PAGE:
How to use Socket.io with Next.js?

How to use Socket.io with Next.js?

The WebSocket API, which is a full-duplex communication channel over a single TCP connection socket, is used for real-time communication on the web. This allows numerous clients to connect to a server and share real-time data, allowing for a variety of experiences like online games, interactive papers, and chat rooms.

Introduction

Next js helps developers build large complex applications with ease by using microservices. It can handle thousands of requests coming to the server without slowing down the system. Using microservices in Next js, one can easily scale a large-scale system and can divide it into different chunks for feature updates. It helps add independent features to the application without changing other services.

The development of Next js applications can be readily scaled in both horizontal and vertical orientations. Both client-side and server-side apps are built with Next js. It has an open-source JavaScript runtime environment/model that allows single modules to be cached.

Applications

Both the tech stack are being widely used for developing web apps. Large tech giants like Netflix, Airbnb, and Instagram use this tech stack in their applications.

It is largely used by developers in the backend of an application. Due to its non-blocking I/O and asynchronous nature, it has become the primary language used on the server side. Tech giants like Netflix, PayPal, Linkedin, and Uber use it for building API and servers.

Why use it:

  • Easy to learn as it uses JavaScript
  • Used for agile development and prototyping
  • Provides fast and scalable services
  • Asynchronous nature
  • Uses “Single-threaded-event-loop” architecture

So, what exactly is Socket.io?

Socket.io is the most well-known WebSocket wrapper for Next js. It’s a browser-based package that includes a Next js server and a client library. In this tutorial, I’ll demonstrate a WebSocket connection between a server and a Next js application using Socket.io.

It’s worth noting that Vercel’s serverless functions don’t support WebSockets. Despite the fact that Vercel isn’t the only way to deploy a Next js app, this constraint may be a deal-breaker for some.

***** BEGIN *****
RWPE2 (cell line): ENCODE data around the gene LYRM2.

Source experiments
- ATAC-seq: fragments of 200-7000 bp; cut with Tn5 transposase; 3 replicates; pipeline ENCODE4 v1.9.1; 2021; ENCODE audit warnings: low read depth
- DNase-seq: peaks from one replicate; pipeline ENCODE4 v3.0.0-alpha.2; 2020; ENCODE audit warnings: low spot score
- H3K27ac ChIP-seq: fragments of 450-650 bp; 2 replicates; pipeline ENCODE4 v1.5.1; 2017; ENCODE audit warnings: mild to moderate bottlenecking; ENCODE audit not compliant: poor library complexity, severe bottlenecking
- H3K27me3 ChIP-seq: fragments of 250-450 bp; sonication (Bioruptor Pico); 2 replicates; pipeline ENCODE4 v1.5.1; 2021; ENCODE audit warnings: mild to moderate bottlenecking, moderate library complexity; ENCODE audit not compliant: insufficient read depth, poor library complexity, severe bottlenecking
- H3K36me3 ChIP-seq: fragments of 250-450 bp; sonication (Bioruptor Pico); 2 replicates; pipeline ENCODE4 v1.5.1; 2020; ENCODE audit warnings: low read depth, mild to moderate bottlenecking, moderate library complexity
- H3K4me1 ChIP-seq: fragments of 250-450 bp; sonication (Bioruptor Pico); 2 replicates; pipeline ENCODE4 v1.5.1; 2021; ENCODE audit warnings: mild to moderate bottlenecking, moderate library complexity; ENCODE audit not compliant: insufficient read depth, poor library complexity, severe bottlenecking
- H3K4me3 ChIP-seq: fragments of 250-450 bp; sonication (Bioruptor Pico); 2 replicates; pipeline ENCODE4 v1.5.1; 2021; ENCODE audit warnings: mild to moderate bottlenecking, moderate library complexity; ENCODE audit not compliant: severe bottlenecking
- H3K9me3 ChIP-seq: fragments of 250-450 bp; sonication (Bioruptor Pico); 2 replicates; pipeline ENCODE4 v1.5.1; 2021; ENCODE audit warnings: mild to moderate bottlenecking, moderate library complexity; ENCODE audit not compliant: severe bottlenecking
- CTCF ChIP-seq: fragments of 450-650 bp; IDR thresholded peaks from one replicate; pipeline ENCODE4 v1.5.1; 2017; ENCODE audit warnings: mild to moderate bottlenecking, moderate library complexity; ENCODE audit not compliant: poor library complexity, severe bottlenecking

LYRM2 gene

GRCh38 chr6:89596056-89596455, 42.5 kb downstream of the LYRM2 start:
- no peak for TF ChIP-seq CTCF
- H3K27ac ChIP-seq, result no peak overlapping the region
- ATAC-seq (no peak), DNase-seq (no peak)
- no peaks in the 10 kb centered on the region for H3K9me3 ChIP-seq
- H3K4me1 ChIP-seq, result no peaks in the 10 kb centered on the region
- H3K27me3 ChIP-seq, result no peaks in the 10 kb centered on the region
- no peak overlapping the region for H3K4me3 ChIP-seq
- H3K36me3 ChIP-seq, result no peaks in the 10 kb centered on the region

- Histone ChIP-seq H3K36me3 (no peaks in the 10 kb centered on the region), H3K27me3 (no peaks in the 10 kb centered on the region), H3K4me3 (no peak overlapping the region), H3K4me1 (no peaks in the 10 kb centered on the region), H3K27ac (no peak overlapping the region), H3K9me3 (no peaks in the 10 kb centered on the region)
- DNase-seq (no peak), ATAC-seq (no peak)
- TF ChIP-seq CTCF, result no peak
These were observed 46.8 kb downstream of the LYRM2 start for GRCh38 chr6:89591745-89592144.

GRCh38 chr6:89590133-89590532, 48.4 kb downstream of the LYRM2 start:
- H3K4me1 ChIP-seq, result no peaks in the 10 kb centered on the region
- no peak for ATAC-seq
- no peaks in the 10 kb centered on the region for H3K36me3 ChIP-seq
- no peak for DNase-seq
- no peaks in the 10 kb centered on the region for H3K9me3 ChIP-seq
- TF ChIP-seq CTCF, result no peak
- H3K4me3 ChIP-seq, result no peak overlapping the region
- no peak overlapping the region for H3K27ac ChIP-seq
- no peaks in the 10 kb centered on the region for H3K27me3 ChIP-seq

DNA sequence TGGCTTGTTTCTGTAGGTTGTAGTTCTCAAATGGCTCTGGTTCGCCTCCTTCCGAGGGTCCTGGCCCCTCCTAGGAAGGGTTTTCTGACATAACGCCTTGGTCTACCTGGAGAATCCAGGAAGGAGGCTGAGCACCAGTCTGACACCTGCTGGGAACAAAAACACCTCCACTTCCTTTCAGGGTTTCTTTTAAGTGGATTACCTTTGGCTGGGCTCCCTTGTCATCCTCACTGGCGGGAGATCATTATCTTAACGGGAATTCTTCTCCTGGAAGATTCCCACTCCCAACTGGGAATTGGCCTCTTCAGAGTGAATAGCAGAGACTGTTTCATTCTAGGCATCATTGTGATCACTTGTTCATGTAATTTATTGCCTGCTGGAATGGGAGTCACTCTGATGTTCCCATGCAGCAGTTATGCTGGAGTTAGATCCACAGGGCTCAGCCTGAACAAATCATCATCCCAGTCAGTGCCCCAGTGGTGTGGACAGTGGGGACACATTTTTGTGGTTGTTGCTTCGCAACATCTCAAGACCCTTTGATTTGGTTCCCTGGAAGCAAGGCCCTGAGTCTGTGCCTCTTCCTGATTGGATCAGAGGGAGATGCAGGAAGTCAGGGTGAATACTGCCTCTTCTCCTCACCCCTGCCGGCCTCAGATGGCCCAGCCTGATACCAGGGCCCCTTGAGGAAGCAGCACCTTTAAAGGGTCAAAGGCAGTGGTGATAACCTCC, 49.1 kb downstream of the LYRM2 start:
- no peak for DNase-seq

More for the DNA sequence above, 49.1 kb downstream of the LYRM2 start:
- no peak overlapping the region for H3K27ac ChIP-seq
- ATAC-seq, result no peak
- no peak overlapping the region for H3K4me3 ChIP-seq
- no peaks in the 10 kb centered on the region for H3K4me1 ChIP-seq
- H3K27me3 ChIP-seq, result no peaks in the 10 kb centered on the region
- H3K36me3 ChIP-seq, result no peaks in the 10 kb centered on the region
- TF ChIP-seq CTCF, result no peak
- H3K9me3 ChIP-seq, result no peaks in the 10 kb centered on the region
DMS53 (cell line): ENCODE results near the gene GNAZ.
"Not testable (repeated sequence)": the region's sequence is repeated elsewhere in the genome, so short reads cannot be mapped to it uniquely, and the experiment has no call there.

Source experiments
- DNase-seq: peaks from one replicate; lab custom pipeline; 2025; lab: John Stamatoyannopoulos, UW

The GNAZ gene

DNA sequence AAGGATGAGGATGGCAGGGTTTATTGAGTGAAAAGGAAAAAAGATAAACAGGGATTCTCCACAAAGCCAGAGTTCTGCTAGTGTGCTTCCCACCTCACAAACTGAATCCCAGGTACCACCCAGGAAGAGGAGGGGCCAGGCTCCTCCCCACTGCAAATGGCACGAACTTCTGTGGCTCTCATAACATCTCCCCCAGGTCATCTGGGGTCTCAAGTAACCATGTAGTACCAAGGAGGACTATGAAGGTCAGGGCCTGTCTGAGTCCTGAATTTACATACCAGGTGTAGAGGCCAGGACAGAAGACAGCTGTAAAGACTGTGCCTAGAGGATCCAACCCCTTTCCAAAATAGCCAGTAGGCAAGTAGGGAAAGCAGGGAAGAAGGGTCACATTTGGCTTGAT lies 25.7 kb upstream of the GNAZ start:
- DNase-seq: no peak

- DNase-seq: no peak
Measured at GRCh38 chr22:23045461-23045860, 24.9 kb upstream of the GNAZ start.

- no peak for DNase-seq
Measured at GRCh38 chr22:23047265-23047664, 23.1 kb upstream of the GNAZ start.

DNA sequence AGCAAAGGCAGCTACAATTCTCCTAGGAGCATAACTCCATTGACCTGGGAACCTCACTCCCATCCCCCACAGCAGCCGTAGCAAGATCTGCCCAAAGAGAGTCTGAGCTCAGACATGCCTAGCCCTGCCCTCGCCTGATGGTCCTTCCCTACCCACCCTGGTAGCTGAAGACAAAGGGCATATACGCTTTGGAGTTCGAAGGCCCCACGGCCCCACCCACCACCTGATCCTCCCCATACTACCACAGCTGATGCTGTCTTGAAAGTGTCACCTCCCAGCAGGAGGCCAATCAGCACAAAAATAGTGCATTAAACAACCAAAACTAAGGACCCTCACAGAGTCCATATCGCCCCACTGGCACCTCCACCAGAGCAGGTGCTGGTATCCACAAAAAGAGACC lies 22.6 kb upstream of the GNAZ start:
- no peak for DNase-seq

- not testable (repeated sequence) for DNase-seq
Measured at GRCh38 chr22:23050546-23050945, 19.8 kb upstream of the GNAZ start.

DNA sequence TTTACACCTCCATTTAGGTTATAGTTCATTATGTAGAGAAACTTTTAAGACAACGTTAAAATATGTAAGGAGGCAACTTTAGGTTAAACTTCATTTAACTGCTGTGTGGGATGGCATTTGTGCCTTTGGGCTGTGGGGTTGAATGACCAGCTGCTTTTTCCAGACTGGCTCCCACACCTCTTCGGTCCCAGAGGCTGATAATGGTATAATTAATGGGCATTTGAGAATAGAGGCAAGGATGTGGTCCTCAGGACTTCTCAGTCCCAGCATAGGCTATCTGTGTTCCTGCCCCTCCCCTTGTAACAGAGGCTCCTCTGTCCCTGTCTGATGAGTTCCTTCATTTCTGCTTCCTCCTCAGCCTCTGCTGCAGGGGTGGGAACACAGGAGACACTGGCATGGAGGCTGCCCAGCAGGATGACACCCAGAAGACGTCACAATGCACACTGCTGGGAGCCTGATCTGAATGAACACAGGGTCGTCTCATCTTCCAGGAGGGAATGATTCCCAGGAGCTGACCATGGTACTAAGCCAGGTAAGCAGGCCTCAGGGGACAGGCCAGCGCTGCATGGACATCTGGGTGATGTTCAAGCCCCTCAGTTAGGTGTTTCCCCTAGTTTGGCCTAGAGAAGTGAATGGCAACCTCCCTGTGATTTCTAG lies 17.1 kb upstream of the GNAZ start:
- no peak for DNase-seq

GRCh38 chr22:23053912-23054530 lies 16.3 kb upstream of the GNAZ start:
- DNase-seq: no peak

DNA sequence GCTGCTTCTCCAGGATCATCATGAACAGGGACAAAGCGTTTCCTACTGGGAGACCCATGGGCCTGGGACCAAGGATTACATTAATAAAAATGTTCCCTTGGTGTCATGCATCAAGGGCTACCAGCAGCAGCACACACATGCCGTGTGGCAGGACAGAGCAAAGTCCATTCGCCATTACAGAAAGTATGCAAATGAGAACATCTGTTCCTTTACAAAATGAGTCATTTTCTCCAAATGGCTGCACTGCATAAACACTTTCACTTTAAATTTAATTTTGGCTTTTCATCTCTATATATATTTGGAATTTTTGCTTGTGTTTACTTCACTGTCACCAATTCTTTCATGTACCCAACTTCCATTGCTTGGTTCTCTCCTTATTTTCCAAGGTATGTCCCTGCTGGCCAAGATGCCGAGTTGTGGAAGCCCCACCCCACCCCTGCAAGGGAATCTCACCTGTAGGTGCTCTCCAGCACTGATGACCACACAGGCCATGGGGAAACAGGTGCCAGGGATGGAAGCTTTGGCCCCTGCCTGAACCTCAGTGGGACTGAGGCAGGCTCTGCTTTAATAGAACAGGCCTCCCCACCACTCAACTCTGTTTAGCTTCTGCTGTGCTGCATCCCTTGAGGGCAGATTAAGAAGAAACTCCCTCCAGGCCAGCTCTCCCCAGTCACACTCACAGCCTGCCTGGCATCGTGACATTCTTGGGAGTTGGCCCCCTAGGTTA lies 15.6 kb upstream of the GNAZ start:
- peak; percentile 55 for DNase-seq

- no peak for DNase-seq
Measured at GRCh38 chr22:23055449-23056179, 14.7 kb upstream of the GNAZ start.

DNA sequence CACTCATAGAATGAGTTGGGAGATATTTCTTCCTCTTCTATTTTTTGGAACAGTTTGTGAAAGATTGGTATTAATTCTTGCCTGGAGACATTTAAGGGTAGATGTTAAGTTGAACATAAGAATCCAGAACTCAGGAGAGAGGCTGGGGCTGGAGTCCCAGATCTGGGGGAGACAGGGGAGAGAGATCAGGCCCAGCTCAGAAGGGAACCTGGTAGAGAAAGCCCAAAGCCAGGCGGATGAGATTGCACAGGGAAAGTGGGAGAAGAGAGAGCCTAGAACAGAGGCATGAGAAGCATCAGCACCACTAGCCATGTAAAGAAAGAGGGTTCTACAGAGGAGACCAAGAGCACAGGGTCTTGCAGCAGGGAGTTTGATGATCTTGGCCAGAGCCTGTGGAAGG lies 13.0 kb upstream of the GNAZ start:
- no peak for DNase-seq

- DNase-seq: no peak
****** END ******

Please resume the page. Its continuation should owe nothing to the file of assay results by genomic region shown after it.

For real-time communication on deployments to Vercel’s platform, Vercel suggests using third-party solutions. They also provide instructions for integrating Pusher, one of these third-party systems.

We’ll begin by utilizing the Create Next App package to create a Next.js application.

Run the npx create-next-app command. websocket-example, in which WebSocket-example is the project’s name. A boilerplate app is created as a result of this.

Constructing the server

The pages/api a folder will appear when you navigate inside the project folder. We create the endpoints that the client will use in this section. Any file in the pages/api directory is considered as a /api/* endpoint.

Make a socket.js file in the pages/api folder. This file will handle the WebSocket connection by guaranteeing that there is only one WebSocket instance, which we will access via a client request to /api/socket.

Next.js comes with its own server by default, so you won’t need to configure anything unless you need a special server. We don’t need to set up a special server for this simple WebSocket example.

We need to verify in the socket.js file if the HTTP server already has a socket connection open. If not, we’ll use Socket.io instead.

As you may know, in order for an API route to work, Next.js requires a function with the req and res parameters corresponding to http.IncomingMessage and http.ServerResponse, respectively, be exported as default.

Here’s an example of an API route.

export default function handler(req, res) {}
Code language: JavaScript (javascript)

Now we must apply this technique to create a socket connection if one does not already there. We utilize the Server class from the Socket.IO package to connect the HTTP server to Socket.IO.

We check res.socket.server.io, which does not exist by default and indicates that the socket connection is not in existence, inside the default exported function. If the io object on res.socket.server does not exist, we create a new socket connection by instantiating a Server and passing it to the res.socket.server as an input.

The resulting object is then put to res.socket.server.io so that when a new request comes in after the instantiation, res.socket.server.io is not undefined.

We just finish the request outside of the if statement to prevent it from becoming stalled.

import { Server } from 'Socket.IO' const SocketHandler = (req, res) => { if (res.socket.server.io) { console.log('Socket is already running') } else { console.log('Socket is initializing') const io = new Server(res.socket.server) res.socket.server.io = io } res.end() } export default SocketHandler
Code language: JavaScript (javascript)

On the client-side, using the endpoint

We’ve developed an endpoint to start the WebSocket connection so far. On the client-side, we must now use this endpoint.

The index.js file, which is the route for the main directory, may be found in the /pages directory. We’re going to create a component with an input field in this file. We’ll then send the changes to the server, which will be broadcast to all other connected clients. This is a simple demonstration of real-time communication.